The Economics of Open Source Pharma – What about data exclusivity?

This post is about something called data exclusivity. I’m asking whether data exclusivity might be a way to ensure the existence of a financial incentive for open source drug discovery and development.

I am actually asking, since I’m not clear on the language of the relevant law.

I was talking with some people at the SGC in Oxford recently about the possibility of some (any) kind of assurance to investors in open source drug discovery and development (e.g. the state) that they might make their money back when the medicine hits the market. I had been mulling over this idea of a retrospective patent (RP). I was thinking afresh about data exclusivity, which, unlike the RP, is already enshrined in law and which might achieve something similar. Instinctively I’m against exclusivity, but there’s something interesting here.

Data exclusivity is a period following a clinical trial where the funder of the trial (i.e. the people bringing the drug to market) have several years grace to market the medicine: to sell the medicine, you have to have generated the clinical trial data. This exclusivity is nothing to do with a patent – so for example generic versions of a medicine can be produced following the expiry of the period of exclusivity, unless a patent prevents that. Here’s a useful PDF background document. Other miscellaneous background can be seen here, here, a PDF from WIPO, and an argument that data exclusivity is a better incentive for invention than patents.

So: is the 5-10 year exclusivity on the use of clinical trial data a means of protection for an open project? Imagine we run an open source drug discovery/development project, and we run a clinical trial as part of that. We disclose all the data as soon as possible. Would we have some period of exclusivity to act on the data? Would that permit a fully open project to set the drug’s price at a level that covers costs? i.e. can one think of the exclusivity as a positive enabler of an open project, rather than as a necessary evil?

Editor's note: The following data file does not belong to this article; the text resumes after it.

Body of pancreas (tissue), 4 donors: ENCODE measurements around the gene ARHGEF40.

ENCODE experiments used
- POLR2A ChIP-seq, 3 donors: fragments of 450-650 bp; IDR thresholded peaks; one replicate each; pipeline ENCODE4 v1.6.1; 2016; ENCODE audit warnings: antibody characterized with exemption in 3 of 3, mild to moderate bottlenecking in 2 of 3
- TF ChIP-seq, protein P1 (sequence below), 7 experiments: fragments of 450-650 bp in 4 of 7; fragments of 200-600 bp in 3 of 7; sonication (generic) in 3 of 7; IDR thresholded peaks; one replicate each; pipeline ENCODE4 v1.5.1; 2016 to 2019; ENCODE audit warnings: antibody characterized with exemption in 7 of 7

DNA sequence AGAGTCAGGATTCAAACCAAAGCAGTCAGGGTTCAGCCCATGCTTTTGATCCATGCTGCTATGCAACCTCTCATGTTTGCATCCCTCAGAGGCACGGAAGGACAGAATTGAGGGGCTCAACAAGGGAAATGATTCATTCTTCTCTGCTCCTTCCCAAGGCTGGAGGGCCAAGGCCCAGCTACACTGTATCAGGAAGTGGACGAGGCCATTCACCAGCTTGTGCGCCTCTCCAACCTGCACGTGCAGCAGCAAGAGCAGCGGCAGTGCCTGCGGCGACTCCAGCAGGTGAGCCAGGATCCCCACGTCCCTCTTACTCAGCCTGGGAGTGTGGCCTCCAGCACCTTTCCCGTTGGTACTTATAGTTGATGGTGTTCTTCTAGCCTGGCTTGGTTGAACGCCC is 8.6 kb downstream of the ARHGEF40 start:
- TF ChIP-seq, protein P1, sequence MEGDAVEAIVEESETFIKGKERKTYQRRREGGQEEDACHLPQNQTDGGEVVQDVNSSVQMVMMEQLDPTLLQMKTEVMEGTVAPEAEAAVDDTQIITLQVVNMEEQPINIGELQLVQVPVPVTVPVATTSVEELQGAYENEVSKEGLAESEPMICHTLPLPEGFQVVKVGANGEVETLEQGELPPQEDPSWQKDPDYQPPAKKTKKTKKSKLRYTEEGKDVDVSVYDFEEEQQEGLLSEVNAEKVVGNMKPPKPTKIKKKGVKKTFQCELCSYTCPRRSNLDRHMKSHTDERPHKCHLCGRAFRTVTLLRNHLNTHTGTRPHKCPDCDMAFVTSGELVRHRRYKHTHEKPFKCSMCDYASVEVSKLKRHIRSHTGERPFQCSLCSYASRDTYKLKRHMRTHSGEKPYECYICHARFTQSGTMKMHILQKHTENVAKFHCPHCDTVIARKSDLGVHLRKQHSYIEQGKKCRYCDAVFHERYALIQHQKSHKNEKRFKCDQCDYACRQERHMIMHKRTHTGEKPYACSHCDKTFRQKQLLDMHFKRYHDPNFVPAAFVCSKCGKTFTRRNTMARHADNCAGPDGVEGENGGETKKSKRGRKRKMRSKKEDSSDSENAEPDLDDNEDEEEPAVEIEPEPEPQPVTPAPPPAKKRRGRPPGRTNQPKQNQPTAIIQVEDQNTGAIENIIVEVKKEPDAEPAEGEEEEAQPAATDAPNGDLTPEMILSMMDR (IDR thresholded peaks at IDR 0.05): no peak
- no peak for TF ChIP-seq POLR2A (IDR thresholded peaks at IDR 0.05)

This hinges on whether the data can be public and still not acted upon by anyone else. In other words if you wanted to register your own version of the drug, you’d need to pay for your own trial. You’d have to pretend the original data aren’t there.

You could of course go ahead and pay for your own trial anyway – after all you’d have some confidence that the trial would work out OK.  You could then release a competing medicine. But I can’t imagine any shareholders thinking it would be a good idea to go up against an open consortium, committed to low prices and with a multi-year headstart. (Unless your country’s laws mandate you do this – which is the case in India – in which case the open data would undoubtedly make the trial a lot simpler and cheaper.)

So my conception here of “exclusivity” equates with a “manufacturing license” rather than “secrecy”. The ability to recoup costs might mean there is no need for patent protection and the associated secrecy.

What does the law say? The sticky part is whether the “exclusivity” means that nobody else can see the data or whether nobody else can use the data. The TRIPS agreement on this seems unclear. Article 39.3 of TRIPS says data should be “disclosed” if the disclosure is accompanied by steps to ensure that the data are protected against “unfair commercial use.” It seems to me that this caveat means that the data could be disclosed openly, and that you’d need regulatory vigilance to make sure nobody uses the data to undercut the exclusivity granted to the open project. That shouldn’t honestly be that hard.

Questions.

1) Is this stupid, or has someone made this point before?
2) Is anyone an expert on the letter of the law here? Can the data be seen but not used?

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